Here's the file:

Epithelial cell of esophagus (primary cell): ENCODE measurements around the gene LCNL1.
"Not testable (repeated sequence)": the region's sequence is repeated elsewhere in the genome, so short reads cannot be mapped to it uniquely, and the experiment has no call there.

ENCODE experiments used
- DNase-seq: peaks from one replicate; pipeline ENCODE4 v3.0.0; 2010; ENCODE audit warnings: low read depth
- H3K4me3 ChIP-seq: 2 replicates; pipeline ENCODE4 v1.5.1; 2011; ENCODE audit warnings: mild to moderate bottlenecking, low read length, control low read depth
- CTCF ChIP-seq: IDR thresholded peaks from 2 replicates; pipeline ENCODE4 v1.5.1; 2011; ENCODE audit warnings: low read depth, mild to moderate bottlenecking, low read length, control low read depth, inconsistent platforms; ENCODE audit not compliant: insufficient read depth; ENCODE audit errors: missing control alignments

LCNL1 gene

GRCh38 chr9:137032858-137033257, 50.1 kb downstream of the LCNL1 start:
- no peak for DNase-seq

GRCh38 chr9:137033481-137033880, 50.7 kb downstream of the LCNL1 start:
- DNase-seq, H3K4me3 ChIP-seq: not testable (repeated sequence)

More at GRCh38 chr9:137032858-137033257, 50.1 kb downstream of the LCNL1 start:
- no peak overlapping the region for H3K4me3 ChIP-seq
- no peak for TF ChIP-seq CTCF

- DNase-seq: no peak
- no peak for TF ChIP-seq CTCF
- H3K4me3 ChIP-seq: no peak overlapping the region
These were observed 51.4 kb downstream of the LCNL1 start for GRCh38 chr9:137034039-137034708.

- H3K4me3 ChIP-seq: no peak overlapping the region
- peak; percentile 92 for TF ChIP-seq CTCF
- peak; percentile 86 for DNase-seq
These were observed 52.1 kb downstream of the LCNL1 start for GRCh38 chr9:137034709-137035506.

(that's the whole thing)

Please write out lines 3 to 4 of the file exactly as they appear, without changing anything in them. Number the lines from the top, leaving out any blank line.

ENCODE experiments used
- DNase-seq: peaks from one replicate; pipeline ENCODE4 v3.0.0; 2010; ENCODE audit warnings: low read depth